Mark Nebo reminds us with these few words that we, who choose to walk with Jesus to Jerusalem, are all pilgrims. We are sojourners on a transformative journey whose final destination is far off into an eternity that stretches well beyond these Lenten days and weeks to the foot of Christ’s cross where we will weep our hosannas and shout joyous hallelujahs inside the empty tomb of resurrection.

            Now, you may not feel you are sojourners after all we haven’t physically traveled away from home toward some distant place, however the truth is we are all pilgrims in the same way that all Christians are pilgrims because the Greek word “paroika” means sojourner and is the root of the English word “parish” meaning a “congregation of pilgrims or sojourners” and second,  because the life of faith is a continuing journey with and to God that is not limited by geography, but rather is both an outward and an inward journey. 

            Indeed, you traveled outward on Sunday mornings when you leave your homes to come to a church to worship and in doing so you continue your sojourning, your pilgrimage to deepen your inward spiritual journey. Even a sanctuary is a place for traveling whether one walks up the aisles to find a place to sit and rest and to listen or one is invited to walk up the aisle to participate in the Lord’s Supper by intinction or to bring an offering to God’s table. Classic cathedrals have ambulatories, which are simply a rounded corridor at the very front of the church that is literally, “a place for walking.” I suppose every sanctuary could a place for walking around if they did some major renovations. Of course that might be a risky thing to do.

            Yet, risk is part of every pilgrim’s journey. My favorite psalm, Psalm 121 speaks to us of the risks of sojourning in its very first line, “I lift my eyes to the hills, from where will my help come?” Here is the affirmation that every pilgrim knows, the world is a dangerous place. The psalmist wrote those words to describe the foreboding sense of danger from nomadic bands of bandits or armies as well as the wild beasts of the wilderness taking refuge in the crags and crevices of the hills. However, the world is still a dangerous place shrouded in the darkness of seeking hidden answers to big and important questions such as, “how did life begin?” How do I find the purpose for my life? Where will I belong? Where can I be safe and find good food and shelter?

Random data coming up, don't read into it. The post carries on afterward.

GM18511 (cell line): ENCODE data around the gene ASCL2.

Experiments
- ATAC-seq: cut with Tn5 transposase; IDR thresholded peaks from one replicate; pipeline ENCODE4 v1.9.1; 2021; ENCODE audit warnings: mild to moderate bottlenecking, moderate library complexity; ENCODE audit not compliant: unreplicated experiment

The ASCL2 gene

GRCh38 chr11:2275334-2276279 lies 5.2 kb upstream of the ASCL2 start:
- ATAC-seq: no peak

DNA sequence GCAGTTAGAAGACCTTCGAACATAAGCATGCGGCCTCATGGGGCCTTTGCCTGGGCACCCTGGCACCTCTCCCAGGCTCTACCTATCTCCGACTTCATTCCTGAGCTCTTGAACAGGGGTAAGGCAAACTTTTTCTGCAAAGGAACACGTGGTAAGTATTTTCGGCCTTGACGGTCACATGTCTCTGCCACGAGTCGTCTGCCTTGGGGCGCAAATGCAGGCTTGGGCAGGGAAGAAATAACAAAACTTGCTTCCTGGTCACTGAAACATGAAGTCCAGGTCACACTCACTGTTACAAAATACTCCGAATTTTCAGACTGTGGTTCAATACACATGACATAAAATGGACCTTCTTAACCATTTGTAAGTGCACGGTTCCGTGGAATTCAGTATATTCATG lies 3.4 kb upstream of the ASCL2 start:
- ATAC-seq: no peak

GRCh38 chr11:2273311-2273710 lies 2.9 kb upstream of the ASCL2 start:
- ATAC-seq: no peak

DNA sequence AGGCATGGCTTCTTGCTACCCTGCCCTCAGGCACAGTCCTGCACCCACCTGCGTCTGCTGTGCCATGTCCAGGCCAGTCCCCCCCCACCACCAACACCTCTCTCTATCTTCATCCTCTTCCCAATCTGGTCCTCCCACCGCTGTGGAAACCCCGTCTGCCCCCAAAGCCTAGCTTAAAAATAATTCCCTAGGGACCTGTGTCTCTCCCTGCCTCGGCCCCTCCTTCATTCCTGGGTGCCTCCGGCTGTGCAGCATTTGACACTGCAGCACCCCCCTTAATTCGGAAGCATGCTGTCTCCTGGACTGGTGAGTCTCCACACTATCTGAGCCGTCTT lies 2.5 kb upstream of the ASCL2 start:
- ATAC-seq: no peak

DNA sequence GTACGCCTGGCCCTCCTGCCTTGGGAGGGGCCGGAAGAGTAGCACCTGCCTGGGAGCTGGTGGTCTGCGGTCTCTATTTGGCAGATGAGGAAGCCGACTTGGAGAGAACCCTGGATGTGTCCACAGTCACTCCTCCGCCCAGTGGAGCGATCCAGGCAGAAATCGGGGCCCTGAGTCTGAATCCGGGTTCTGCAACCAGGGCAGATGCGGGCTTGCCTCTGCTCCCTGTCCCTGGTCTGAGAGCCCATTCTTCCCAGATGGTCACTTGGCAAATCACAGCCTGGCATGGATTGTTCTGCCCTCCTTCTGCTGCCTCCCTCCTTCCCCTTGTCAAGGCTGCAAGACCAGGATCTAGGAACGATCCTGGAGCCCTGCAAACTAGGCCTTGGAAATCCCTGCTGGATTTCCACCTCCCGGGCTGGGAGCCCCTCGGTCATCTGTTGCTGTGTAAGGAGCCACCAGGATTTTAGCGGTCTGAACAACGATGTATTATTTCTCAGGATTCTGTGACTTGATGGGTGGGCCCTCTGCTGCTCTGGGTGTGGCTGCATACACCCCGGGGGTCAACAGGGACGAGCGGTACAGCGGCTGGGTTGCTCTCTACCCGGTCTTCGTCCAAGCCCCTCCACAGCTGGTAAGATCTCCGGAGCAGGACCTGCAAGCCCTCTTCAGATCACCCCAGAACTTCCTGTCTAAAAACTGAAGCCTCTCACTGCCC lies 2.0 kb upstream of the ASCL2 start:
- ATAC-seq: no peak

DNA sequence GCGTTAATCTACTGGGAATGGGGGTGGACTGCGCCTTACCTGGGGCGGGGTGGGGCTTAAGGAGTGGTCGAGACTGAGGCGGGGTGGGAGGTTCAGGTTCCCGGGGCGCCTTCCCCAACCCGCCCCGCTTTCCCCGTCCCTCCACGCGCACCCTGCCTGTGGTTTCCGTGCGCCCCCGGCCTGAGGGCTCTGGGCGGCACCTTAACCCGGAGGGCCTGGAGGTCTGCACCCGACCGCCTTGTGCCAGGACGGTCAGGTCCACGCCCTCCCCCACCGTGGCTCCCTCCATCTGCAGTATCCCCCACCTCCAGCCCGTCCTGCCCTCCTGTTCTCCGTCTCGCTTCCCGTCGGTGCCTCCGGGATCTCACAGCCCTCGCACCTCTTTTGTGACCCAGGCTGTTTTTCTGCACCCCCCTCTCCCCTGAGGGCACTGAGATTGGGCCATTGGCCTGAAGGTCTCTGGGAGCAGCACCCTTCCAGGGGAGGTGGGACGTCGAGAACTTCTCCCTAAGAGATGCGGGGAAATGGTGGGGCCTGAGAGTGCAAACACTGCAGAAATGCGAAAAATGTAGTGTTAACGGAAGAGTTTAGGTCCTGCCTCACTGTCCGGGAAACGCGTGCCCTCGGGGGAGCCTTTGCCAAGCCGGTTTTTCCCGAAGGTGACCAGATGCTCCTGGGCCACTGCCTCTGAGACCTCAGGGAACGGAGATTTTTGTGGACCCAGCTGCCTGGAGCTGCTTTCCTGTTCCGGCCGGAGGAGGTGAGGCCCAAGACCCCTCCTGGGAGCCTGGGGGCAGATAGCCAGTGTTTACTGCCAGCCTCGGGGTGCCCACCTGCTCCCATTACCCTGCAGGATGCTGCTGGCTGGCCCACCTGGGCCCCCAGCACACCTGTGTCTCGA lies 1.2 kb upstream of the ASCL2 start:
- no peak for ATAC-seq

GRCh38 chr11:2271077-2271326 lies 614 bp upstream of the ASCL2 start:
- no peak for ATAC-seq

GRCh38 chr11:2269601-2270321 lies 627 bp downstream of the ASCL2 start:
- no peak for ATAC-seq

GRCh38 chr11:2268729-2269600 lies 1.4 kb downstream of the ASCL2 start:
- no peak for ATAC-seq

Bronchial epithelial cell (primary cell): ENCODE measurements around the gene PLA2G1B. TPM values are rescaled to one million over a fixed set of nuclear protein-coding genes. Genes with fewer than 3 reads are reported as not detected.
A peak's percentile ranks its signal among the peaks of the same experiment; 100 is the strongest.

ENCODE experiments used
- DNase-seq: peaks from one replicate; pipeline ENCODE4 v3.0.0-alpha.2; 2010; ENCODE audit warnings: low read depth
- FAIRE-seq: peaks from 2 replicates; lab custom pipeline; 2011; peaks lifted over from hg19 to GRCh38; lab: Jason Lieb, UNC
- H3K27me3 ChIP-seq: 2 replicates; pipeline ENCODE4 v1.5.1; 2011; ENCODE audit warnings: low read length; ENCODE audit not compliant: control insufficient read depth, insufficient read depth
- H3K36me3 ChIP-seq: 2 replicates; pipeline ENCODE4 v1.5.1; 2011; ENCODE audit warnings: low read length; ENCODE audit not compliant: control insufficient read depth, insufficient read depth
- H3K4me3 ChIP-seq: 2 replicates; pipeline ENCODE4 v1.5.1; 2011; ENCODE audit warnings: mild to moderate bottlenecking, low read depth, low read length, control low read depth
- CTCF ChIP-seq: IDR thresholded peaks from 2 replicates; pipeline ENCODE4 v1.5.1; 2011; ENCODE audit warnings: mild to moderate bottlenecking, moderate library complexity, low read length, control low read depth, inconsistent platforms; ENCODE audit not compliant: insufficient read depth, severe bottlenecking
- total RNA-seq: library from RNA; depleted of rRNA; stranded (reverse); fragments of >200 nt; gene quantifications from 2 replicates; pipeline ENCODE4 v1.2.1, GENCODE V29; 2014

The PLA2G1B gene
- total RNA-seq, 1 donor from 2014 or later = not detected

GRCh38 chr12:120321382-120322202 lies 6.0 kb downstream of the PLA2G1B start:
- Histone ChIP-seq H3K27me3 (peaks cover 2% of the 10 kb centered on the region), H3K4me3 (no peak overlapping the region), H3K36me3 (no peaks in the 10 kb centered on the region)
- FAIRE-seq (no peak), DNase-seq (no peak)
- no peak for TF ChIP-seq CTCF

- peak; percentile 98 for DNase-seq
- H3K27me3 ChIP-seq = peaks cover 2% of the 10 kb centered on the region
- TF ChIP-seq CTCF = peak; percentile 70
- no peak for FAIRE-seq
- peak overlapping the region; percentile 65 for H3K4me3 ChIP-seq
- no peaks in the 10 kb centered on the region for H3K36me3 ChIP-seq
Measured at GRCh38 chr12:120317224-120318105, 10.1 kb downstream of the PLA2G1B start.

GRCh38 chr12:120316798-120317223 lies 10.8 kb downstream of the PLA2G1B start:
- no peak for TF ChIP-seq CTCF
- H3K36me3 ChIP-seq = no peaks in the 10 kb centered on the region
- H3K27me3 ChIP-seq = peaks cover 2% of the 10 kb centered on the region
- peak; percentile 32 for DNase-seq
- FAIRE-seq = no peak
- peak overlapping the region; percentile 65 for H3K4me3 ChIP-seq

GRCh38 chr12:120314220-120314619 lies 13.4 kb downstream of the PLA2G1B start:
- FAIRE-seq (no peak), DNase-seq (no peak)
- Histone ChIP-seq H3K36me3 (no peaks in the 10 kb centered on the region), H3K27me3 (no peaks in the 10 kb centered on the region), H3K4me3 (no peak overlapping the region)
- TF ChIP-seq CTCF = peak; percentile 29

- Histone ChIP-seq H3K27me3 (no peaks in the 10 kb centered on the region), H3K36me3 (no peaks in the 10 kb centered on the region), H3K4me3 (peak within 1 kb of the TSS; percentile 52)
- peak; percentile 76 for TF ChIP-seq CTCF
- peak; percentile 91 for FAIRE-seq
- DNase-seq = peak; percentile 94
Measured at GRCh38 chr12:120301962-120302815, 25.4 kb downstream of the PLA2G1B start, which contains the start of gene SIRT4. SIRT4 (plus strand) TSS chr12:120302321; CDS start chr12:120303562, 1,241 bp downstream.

The world is, also, a place shrouded in the darkness of death from physical violence, emotional turmoil, unremitting and destructive chaotic change, disease, and fearful anxiousness leading to conflict. Think about how the survivors of the 8.9  and all the other 350 earthquakes and the tsunami and the nuclear reactor meltdown in Japan must have felt after more than a week of complete darkness and bitter cold with very little heat,  little water, little food while saturated with grief and despair? How can they not be lifting their eyes to the hills and wondering, pleading, crying out, “from where will our help come?”

            I imagine Abram asked that same question as he and Sarah and his nephew Lot began their journey from Haran to the place God would show them. Their sojourn comes as a response to God’s call, “Go from your country and your kindred and your father’s house to the land I will show you” but this was not an easy call to hear because it meant leaving everything that was familiar, that was safe, that was secure, everything that defined who Abram and Sarah were at a time in their lives when life should have been settled. At a time when their lives had become routine and when the shape of their lives must have seemed complete. Instead, they leave all of this behind them to begin a journey solely based upon God’s promises. This is very much like what the Irish monk Columba did around 563 AD when he set out in a coracle, a circular dish boat, without anchor or oars, praying God’s wind would carry him to a new life.